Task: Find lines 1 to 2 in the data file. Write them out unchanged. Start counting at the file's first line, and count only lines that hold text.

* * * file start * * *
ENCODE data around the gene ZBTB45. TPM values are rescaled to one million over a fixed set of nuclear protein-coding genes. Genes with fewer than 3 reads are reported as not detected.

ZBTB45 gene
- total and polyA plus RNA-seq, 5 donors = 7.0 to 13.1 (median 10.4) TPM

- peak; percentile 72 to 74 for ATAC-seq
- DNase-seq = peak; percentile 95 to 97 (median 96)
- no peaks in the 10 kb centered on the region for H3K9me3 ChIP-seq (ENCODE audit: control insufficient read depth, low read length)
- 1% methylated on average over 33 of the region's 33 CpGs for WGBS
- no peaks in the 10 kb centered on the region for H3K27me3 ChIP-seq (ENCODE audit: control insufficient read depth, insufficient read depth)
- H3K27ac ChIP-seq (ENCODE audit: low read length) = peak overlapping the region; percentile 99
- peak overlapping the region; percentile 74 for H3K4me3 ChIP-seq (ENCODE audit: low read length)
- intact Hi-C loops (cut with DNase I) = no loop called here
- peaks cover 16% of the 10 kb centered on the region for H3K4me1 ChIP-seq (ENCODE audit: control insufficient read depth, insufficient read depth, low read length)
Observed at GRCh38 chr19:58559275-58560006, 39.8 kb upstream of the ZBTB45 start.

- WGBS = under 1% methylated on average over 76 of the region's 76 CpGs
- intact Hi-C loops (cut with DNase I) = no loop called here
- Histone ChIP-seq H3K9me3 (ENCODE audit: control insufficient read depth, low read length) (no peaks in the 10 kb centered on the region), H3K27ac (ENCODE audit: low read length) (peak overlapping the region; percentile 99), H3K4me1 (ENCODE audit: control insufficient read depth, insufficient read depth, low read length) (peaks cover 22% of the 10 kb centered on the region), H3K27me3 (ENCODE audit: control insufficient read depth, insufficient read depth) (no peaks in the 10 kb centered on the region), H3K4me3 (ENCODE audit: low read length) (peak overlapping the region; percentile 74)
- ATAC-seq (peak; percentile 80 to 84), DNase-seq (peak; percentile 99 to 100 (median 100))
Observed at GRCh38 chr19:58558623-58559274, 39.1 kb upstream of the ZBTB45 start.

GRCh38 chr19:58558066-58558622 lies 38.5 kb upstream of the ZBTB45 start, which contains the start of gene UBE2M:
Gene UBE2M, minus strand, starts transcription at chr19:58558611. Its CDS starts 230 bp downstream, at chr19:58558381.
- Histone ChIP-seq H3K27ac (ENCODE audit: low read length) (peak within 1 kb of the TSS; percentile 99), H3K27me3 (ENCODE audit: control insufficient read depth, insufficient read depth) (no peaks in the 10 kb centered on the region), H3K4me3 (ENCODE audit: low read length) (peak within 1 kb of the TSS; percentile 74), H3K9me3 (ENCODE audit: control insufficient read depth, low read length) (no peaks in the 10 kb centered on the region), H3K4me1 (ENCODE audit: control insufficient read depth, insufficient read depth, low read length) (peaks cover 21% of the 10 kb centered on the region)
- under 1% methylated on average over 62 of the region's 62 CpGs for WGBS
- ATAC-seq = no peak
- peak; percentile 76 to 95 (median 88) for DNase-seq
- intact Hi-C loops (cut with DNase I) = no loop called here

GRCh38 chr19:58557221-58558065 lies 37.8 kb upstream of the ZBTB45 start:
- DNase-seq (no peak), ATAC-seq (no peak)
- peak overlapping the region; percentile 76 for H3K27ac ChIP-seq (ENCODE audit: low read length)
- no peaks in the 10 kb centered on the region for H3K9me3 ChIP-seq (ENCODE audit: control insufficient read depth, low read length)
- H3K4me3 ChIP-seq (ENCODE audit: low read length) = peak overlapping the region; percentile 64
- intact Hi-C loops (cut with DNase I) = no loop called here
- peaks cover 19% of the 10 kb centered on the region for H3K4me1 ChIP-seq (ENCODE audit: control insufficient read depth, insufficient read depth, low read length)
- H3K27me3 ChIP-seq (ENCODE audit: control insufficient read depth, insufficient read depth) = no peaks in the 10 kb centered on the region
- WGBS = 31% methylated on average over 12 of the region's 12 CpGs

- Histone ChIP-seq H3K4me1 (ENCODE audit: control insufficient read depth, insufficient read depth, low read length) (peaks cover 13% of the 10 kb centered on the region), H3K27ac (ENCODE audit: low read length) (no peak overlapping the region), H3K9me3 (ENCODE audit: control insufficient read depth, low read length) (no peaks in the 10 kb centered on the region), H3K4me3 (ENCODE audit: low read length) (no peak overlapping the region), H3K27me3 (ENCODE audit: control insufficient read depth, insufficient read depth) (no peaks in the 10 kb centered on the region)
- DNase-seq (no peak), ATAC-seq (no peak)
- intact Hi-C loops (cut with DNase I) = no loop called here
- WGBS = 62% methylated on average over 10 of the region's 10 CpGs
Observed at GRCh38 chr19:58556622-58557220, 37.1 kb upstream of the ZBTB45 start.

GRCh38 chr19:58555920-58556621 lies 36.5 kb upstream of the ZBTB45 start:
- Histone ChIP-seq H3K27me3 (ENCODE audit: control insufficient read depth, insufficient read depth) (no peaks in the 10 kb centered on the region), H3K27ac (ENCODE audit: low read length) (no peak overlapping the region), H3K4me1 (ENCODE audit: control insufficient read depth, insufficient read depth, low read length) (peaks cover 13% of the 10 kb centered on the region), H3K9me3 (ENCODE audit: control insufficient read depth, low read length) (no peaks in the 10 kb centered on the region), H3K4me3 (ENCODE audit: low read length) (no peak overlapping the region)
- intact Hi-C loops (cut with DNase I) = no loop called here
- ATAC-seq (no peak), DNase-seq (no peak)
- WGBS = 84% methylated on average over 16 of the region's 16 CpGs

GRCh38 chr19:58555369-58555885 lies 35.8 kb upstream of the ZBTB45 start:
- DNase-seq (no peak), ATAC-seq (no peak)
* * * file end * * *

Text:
ENCODE data around the gene ZBTB45. TPM values are rescaled to one million over a fixed set of nuclear protein-coding genes. Genes with fewer than 3 reads are reported as not detected.

ZBTB45 gene